Prices at the wholesale level in November gave up all the gains made the month before, led by declining energy costs, while consumers in the U.S. are feeling better than they have in many years.

The 0.2% drop in the Producer Price Index followed a 0.2 increase in October and a 0.1% gain in September, according to a new Labor Department report.

Over the past 12 months, as of November, the PPI has increased 1.4%, the smallest one-year increase since February. Excluding food and energy costs, the core PPI was flat in November, leaving the annual rate unchanged at 1.8%.

Energy costs fell 3.1% in November from October. A 6.3% drop in gasoline prices was responsible for more than half of the overall decline. When the volatile food and energy sectors are removed, November wholesale prices edged down just 0.1% from October.

Lower energy prices are due to a sharp decline in the price of crude oil in the second half of the year, falling below $60 per barrel in New York trading on Thursday for the first time since July 2009.

“The sluggish rate of inflation in the U.S. is becoming an increasing concern for policy makers as headline price pressures continue to move away from the Federal Reserve's target of 2%," said Lindsey Piegza, chief economist at the investment banker Sterne Agee. "With the final Fed meeting of 2014 next week, and given the lingering headwinds of declining inflation and stagnant wage growth, the Fed is likely to maintain key language….signaling to the market a continued sense of patience” [before it moves interest rates higher].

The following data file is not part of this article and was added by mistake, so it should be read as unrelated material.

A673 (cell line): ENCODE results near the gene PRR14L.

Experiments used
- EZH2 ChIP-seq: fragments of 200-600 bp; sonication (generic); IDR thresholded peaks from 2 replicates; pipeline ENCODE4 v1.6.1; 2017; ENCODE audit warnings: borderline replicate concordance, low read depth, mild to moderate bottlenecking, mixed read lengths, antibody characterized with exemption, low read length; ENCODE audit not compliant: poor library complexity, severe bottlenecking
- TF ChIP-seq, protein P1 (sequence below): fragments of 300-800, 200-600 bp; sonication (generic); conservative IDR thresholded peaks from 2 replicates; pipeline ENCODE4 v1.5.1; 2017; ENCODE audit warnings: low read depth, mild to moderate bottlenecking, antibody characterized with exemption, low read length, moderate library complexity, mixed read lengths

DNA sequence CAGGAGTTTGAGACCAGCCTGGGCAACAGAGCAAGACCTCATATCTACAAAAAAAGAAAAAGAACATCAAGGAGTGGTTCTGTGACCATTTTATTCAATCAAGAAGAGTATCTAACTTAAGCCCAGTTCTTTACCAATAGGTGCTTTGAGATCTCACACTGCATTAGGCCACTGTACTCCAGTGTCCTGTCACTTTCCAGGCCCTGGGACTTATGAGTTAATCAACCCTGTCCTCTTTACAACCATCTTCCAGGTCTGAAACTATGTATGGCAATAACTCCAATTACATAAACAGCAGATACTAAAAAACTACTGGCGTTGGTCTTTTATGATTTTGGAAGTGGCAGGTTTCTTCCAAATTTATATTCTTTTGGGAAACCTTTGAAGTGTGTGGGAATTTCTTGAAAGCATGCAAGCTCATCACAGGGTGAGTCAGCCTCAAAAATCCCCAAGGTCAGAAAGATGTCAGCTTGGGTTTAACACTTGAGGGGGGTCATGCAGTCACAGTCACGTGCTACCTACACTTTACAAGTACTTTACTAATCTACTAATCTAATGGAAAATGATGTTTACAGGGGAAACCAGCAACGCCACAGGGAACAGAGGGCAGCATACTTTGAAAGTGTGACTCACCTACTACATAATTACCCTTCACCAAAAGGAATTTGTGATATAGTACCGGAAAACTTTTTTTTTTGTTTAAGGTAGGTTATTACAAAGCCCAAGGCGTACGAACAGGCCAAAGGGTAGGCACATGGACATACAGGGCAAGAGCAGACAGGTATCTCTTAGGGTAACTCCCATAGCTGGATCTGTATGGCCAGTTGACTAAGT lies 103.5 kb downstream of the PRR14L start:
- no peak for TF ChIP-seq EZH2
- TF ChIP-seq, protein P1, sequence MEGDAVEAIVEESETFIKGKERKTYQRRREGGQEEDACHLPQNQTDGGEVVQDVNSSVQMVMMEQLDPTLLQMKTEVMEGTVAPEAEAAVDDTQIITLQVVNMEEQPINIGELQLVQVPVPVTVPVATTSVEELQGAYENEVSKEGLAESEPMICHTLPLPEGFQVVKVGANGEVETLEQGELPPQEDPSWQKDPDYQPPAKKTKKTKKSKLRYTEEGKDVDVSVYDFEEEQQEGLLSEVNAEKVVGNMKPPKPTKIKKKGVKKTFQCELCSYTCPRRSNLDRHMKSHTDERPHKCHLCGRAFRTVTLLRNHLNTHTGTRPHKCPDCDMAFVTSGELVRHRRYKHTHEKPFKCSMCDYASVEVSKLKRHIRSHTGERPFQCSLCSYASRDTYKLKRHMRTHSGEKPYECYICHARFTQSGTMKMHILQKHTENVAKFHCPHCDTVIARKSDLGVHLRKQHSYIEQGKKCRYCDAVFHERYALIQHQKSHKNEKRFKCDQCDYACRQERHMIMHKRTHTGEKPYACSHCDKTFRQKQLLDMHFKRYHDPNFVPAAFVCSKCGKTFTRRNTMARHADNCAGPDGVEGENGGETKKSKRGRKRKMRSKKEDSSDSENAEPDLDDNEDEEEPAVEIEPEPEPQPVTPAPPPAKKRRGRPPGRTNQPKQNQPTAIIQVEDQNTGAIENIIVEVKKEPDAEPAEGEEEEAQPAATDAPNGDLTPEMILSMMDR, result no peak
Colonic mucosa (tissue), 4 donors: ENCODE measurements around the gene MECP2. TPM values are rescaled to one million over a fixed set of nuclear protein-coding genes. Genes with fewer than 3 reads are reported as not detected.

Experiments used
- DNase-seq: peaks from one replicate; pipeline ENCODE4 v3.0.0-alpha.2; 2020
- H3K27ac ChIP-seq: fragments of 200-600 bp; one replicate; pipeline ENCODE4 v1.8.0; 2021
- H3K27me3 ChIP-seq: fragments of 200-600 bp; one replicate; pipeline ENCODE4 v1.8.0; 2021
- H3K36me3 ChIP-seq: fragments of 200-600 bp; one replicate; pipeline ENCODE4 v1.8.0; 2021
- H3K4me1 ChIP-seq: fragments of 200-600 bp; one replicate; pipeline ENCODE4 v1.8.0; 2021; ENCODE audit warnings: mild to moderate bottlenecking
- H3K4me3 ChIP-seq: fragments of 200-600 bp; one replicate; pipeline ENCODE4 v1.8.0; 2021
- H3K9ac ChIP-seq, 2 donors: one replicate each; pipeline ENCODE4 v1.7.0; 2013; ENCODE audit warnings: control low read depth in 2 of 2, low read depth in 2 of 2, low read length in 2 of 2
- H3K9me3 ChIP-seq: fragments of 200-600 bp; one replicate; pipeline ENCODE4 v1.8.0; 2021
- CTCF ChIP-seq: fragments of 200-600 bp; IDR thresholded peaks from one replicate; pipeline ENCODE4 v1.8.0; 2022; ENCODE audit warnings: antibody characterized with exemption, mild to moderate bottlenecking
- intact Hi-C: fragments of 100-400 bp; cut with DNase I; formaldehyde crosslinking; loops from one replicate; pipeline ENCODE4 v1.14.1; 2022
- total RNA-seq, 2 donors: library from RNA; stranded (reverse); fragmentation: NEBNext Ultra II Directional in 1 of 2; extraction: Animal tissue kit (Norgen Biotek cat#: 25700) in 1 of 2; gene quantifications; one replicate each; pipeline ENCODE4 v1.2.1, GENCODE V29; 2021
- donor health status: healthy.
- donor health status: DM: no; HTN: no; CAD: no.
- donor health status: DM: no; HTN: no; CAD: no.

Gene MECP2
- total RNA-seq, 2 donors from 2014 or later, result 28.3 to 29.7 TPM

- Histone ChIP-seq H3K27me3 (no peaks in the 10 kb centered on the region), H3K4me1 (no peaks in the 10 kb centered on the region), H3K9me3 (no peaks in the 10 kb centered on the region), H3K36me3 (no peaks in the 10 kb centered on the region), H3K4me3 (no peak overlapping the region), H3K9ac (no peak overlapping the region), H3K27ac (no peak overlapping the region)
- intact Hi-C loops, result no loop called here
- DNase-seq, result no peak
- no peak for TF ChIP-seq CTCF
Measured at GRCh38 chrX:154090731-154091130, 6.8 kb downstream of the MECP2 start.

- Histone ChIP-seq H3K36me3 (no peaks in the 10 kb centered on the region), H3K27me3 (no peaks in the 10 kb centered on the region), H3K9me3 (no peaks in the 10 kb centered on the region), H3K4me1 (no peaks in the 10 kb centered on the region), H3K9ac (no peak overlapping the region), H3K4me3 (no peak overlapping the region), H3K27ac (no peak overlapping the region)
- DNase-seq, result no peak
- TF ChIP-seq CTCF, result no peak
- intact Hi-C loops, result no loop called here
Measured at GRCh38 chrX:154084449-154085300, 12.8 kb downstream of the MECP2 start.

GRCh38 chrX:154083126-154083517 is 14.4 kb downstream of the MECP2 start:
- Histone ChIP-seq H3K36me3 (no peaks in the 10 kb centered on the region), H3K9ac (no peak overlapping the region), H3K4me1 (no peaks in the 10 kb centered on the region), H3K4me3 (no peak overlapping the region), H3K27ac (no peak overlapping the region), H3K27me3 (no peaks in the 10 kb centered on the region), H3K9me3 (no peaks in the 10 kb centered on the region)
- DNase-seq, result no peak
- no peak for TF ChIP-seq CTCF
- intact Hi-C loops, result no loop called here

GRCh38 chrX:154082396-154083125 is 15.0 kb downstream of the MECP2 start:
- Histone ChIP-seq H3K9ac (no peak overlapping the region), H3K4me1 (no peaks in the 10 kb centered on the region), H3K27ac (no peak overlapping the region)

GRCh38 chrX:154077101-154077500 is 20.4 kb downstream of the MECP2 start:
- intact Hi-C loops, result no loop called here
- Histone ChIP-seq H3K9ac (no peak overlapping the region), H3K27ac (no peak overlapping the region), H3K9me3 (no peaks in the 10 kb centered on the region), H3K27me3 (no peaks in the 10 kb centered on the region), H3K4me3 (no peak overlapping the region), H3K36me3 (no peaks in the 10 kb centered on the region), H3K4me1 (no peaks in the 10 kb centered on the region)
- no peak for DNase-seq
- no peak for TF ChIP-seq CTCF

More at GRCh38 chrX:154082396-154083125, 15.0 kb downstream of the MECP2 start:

A separate report revealed consumers in the U.S. are feeling better than they have in many years, according to the Thompson Reuters/University of Michigan Survey of Consumers.

Its consumer sentiment index for this month rose to an initial reading of 93.8, its highest level since January 2007, following a final November reading of 88.8.

The survey’s separate readings of consumer expectations and their feelings over current economic conditions were also the highest since 2007.

"Expected wage gains rose to their highest level since 2008, and consumers voiced the most favorable buying attitudes in several decades," said survey director Richard said in a statement.